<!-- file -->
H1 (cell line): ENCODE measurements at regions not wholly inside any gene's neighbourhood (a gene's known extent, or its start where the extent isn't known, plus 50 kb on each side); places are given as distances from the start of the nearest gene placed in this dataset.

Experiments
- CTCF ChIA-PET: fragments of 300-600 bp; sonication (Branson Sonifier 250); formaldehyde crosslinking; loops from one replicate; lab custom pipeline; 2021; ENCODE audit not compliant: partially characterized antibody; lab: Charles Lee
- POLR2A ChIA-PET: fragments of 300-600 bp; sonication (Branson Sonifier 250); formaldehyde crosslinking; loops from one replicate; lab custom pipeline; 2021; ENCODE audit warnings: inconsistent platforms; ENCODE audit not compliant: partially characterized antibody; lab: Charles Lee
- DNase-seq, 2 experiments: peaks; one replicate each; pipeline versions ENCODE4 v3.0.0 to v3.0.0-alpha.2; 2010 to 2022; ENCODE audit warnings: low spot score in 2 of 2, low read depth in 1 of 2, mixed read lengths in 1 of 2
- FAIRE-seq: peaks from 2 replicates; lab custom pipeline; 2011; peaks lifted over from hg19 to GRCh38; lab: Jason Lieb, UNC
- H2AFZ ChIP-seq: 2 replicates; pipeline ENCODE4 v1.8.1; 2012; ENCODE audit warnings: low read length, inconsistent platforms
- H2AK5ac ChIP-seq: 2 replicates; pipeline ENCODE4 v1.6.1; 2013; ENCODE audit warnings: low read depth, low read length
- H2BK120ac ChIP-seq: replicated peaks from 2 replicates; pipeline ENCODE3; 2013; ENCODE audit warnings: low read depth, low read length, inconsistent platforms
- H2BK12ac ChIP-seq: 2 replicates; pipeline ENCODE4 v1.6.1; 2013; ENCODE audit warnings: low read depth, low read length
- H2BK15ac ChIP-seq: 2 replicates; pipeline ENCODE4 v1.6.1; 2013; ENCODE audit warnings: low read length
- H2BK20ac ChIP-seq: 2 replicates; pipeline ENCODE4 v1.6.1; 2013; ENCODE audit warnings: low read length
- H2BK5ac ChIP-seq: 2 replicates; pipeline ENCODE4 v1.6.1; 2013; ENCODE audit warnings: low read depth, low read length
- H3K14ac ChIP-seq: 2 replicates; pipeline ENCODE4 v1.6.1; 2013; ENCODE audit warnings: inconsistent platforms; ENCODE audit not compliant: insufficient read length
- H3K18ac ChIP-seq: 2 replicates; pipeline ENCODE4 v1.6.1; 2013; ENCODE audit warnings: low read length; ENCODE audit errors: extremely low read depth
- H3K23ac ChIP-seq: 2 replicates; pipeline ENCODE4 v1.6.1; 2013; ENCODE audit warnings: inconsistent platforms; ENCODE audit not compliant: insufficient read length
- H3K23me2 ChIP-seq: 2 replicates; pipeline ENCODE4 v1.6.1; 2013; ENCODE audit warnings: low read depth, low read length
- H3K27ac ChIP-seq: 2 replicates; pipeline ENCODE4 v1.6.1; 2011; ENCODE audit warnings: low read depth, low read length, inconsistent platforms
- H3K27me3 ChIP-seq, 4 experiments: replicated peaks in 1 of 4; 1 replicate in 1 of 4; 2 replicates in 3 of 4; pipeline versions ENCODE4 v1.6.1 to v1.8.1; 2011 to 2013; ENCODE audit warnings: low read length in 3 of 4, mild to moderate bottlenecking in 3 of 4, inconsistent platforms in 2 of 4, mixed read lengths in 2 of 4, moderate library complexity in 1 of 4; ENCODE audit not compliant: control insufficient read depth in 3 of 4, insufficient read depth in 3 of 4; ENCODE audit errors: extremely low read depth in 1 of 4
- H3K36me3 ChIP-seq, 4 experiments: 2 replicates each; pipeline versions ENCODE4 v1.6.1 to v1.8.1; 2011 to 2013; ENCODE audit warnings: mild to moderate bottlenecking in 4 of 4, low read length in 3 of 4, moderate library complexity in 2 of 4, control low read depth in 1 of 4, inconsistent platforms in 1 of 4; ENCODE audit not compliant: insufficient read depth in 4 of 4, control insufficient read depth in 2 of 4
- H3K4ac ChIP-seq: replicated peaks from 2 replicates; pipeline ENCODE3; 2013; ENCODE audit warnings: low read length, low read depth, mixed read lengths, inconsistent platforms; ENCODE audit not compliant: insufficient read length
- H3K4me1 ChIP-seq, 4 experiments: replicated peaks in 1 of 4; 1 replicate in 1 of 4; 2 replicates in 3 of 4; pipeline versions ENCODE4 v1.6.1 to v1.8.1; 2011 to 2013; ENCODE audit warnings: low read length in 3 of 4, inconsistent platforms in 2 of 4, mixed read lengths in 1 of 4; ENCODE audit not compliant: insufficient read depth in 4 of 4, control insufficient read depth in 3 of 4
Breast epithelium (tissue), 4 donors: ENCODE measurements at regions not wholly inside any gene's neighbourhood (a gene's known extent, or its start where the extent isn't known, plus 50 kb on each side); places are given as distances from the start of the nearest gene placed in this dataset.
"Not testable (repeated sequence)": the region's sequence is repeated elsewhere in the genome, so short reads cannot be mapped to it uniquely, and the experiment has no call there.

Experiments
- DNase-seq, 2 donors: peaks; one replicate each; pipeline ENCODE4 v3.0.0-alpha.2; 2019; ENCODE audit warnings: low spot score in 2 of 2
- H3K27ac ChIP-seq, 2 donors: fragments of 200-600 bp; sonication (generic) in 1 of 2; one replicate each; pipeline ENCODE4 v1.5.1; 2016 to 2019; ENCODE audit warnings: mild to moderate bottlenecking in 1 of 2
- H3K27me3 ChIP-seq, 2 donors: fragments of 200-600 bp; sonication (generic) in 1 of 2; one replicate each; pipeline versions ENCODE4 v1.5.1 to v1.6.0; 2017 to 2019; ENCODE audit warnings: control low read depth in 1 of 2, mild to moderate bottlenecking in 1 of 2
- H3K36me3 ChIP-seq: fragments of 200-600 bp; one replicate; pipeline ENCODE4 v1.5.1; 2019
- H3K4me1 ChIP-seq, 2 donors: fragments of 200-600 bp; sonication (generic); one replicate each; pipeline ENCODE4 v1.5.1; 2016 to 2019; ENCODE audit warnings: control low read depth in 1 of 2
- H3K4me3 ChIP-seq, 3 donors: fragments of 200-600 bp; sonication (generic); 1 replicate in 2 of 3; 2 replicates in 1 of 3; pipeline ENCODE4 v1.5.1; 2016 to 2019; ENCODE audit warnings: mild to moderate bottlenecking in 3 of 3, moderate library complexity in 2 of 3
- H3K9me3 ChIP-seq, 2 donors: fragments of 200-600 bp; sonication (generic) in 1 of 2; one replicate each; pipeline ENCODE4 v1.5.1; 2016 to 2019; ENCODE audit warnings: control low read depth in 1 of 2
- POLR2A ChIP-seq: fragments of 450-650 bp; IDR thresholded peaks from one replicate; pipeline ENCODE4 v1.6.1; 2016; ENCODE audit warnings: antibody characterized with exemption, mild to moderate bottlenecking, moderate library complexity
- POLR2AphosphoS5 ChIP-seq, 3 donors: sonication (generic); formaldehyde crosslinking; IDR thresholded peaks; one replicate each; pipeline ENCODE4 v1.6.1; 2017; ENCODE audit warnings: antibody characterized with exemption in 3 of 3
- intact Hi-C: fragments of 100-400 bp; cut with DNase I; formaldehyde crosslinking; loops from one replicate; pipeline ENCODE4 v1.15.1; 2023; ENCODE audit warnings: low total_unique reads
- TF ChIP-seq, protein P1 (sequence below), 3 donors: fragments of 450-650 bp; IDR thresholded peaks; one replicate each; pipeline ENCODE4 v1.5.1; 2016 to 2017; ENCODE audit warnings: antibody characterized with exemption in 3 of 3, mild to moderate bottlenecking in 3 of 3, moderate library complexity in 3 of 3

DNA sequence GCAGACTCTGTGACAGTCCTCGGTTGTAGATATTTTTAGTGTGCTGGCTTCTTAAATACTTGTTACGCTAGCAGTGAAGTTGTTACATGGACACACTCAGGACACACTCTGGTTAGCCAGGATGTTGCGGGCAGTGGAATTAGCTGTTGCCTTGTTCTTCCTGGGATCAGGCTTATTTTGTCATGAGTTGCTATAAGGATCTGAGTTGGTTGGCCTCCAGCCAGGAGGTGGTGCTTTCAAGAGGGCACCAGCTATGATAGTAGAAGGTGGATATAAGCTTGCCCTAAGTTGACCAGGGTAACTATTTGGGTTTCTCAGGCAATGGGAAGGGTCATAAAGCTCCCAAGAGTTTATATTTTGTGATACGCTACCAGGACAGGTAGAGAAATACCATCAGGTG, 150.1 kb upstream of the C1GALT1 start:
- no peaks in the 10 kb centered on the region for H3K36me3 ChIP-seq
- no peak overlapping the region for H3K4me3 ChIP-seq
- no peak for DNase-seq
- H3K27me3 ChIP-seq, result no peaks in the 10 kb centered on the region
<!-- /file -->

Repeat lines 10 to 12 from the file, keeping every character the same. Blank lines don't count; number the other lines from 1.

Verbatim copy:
- H2BK12ac ChIP-seq: 2 replicates; pipeline ENCODE4 v1.6.1; 2013; ENCODE audit warnings: low read depth, low read length
- H2BK15ac ChIP-seq: 2 replicates; pipeline ENCODE4 v1.6.1; 2013; ENCODE audit warnings: low read length
- H2BK20ac ChIP-seq: 2 replicates; pipeline ENCODE4 v1.6.1; 2013; ENCODE audit warnings: low read length